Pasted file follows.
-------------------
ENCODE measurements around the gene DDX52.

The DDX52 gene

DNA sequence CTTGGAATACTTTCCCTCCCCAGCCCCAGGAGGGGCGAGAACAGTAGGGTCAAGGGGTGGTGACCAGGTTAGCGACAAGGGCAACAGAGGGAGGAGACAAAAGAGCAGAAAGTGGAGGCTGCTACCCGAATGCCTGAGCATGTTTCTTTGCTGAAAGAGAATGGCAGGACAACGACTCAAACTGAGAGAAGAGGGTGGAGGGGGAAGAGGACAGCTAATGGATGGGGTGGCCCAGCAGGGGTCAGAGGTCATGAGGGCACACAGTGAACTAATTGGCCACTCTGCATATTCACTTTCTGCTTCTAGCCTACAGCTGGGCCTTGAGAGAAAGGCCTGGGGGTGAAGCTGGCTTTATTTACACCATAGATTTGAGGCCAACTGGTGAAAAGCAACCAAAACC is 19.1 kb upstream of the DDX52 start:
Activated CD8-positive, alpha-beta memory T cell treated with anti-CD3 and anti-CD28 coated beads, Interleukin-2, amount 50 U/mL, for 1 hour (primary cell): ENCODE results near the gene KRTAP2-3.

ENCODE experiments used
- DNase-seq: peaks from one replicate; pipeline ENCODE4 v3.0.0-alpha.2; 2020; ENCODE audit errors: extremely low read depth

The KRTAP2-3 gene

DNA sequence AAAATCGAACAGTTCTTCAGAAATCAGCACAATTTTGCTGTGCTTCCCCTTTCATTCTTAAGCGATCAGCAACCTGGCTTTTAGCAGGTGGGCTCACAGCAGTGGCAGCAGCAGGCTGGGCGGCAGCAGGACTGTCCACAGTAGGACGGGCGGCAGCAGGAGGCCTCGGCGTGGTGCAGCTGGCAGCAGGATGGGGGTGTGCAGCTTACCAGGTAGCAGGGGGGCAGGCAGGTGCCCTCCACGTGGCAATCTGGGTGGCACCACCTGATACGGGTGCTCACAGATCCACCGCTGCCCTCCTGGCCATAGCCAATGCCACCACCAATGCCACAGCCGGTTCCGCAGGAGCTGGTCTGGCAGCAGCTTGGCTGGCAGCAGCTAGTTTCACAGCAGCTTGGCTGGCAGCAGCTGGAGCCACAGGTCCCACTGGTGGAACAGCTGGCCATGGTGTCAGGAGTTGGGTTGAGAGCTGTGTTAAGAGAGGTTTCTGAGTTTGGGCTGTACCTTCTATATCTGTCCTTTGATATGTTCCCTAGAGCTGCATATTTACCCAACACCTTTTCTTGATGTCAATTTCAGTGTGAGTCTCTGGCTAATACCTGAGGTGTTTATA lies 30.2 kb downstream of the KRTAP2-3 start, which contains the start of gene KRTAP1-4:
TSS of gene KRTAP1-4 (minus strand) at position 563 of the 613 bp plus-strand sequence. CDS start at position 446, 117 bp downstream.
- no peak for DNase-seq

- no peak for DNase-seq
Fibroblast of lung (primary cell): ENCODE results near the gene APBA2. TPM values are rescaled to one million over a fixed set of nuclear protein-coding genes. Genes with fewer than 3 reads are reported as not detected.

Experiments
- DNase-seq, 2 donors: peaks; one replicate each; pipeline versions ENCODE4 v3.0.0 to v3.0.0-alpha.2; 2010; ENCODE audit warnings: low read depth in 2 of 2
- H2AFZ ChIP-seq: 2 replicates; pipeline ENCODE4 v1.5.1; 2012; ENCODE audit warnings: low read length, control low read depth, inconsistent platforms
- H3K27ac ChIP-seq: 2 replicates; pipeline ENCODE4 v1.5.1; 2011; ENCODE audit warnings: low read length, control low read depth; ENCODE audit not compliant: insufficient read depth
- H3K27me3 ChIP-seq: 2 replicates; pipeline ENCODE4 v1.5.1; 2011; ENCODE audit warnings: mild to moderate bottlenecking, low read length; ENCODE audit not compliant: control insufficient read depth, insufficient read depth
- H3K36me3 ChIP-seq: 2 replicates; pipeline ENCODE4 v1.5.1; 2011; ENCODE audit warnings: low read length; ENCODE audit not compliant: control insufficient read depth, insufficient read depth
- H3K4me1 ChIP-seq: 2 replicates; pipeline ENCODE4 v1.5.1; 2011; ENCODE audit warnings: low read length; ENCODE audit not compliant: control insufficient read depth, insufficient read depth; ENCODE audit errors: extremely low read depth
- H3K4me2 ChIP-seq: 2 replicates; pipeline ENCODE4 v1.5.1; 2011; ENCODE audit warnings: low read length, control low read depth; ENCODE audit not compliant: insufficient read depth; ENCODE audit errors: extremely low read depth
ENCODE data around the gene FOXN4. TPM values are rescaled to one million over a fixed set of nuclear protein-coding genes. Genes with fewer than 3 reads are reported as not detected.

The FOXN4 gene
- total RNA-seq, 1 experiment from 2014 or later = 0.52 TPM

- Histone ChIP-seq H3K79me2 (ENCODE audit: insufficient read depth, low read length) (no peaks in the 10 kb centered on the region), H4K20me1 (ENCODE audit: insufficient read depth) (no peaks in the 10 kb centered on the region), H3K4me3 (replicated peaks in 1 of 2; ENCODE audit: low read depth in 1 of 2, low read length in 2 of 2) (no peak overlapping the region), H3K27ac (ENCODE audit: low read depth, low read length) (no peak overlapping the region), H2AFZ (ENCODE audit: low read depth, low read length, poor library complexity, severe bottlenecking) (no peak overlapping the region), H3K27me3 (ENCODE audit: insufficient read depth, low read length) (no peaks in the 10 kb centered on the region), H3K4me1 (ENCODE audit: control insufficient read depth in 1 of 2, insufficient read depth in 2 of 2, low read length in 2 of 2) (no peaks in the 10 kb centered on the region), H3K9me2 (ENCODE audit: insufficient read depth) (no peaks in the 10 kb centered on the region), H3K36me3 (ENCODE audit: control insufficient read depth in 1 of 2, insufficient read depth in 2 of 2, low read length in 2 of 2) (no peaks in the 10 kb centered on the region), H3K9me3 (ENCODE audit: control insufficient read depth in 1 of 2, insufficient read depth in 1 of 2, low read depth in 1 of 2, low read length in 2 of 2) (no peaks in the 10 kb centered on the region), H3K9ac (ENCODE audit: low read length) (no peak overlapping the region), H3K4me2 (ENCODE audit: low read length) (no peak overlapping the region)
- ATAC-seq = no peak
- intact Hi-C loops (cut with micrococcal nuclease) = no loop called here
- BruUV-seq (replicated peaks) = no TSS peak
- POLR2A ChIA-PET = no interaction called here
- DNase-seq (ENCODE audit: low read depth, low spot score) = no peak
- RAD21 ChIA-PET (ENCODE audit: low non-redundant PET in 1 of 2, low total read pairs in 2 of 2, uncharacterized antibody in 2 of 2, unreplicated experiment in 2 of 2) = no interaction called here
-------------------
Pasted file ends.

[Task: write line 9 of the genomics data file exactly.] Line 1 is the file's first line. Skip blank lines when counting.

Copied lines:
TSS of gene KRTAP1-4 (minus strand) at position 563 of the 613 bp plus-strand sequence. CDS start at position 446, 117 bp downstream.